Earlier this year, the UK economy appeared to be warming up nicely, and a May rate hike was on the cards. But has March’s cold snap changed all this?
After a tricky month for Prime Minister Theresa May, parliament is in recess and the clock is ticking away for a Brexit deal. What sort of deal might the UK get, and what should we be looking out for?
Following the EU referendum, financial markets initially expected the worst, with the weakness of the pound the clearest indication of deteriorating sentiment. And yet, many saw the depreciation as an opportunity for the economy to rebalance away from consumer spending and towards more trade. With this in mind, how successful has the UK been?
With so much still up in the air regarding Brexit, making predictions is difficult – particularly about the future. But we can prepare for a range of different outcomes and market environments, pruning our ‘probability tree’ as events evolve. Here’s our latest scenario analysis.
“We trust that the government will take all the appropriate actions” – Jean-Claude Trichet. Mario Draghi. That was the sign-off for the now infamous ECB letter sent to Silvio Berlusconi’s government during the height of the European sovereign debt crisis. Nearly seven years on, Italy has once again experienced financial market turmoil and the ECB this week will no doubt be asked many questions about the situation.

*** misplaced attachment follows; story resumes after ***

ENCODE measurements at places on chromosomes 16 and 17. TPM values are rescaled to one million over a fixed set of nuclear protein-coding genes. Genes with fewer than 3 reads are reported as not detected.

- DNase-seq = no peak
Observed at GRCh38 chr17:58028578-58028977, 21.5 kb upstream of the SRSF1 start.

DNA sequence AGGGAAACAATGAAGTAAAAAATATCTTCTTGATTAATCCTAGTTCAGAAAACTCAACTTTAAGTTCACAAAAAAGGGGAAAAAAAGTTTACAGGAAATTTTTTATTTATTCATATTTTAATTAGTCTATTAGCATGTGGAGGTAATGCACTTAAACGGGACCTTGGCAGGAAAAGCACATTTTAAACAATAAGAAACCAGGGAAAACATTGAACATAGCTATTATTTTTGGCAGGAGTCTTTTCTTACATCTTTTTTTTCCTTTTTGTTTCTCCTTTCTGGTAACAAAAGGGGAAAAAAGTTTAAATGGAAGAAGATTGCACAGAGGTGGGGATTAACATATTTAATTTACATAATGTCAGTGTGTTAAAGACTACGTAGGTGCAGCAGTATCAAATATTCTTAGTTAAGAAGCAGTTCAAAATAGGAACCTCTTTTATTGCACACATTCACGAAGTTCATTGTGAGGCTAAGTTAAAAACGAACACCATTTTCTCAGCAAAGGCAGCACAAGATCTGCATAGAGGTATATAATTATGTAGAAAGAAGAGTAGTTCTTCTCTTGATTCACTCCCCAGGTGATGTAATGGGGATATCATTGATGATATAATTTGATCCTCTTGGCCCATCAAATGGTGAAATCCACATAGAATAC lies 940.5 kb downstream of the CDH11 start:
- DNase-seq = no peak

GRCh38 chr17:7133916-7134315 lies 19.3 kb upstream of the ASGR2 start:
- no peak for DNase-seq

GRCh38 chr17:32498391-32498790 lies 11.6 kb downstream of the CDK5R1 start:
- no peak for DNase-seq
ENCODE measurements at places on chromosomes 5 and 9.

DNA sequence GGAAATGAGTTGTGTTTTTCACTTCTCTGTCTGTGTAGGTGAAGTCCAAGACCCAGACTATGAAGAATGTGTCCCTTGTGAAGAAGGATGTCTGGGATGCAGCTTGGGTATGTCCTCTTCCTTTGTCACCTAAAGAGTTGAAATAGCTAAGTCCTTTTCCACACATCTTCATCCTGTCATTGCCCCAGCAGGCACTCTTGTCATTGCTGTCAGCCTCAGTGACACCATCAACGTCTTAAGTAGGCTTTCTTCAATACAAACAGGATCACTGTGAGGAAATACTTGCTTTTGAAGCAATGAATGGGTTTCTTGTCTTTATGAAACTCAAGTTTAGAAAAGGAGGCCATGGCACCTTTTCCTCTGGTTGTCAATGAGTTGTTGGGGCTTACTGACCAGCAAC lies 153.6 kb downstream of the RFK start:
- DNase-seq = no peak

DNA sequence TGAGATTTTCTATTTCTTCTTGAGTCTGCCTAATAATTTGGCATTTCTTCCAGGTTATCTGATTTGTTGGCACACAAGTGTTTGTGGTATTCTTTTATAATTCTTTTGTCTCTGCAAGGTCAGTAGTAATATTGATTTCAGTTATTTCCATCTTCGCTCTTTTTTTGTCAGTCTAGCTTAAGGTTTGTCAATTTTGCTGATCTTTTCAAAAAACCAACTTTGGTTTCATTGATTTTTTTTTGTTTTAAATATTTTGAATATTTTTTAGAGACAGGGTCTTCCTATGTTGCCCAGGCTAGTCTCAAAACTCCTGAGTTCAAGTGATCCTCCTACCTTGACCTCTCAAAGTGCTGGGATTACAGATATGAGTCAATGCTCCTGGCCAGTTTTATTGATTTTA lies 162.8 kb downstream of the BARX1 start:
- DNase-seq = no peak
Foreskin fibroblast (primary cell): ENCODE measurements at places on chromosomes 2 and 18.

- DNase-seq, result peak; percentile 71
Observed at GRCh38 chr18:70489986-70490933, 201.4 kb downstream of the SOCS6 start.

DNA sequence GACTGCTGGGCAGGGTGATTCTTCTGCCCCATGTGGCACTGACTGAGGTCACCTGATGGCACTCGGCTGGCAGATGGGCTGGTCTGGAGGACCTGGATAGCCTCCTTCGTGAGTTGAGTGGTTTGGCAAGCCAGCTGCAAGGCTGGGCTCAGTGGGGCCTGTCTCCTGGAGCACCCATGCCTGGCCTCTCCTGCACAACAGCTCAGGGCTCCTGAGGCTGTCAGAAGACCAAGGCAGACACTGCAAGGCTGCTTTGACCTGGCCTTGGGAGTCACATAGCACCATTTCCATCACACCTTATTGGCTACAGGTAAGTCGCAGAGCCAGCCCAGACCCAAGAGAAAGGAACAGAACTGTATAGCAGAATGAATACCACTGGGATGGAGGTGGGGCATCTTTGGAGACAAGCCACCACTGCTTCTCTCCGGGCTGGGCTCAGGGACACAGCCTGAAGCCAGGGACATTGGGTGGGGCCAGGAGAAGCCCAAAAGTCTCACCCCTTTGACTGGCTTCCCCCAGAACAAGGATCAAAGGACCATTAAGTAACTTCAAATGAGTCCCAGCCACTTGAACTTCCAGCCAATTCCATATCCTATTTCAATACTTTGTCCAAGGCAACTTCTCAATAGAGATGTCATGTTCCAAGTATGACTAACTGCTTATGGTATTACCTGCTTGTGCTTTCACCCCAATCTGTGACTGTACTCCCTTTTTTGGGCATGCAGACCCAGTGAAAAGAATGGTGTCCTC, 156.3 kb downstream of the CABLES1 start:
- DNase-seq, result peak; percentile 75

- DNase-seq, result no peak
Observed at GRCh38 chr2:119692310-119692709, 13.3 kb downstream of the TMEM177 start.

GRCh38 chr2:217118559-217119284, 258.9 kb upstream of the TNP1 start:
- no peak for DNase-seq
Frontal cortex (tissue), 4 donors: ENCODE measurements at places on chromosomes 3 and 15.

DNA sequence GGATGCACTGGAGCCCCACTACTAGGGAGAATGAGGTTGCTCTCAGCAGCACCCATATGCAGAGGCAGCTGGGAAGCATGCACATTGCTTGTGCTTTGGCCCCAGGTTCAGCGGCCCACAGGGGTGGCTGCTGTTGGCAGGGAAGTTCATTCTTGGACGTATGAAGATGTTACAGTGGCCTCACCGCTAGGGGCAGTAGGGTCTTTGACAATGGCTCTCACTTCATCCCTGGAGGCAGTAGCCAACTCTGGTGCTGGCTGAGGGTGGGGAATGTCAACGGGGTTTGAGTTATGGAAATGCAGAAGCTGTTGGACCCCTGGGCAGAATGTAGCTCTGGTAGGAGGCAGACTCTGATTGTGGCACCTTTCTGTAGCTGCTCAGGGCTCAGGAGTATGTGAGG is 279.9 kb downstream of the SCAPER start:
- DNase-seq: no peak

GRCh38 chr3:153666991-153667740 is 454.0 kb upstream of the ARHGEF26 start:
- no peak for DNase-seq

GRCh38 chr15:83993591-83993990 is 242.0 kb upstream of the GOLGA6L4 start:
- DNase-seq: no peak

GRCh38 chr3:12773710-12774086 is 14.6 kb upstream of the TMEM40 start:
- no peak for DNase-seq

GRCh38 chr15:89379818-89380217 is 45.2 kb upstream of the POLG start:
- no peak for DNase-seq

I'm not sure exactly why Queen's "Don't stop me now" has been stuck in my head...something to do with football and wishing not to get knocked out maybe...we were having such a good time! Anyway, as I say in this Sky News interview on the Ian King Show, only a big shock would stop the Bank of England from hiking in August. I also discuss the merits of the new monthly GDP data.
Forget the debates about nationality – the next ECB chief’s most important quality will be their ability to keep the show on the road in the next crisis.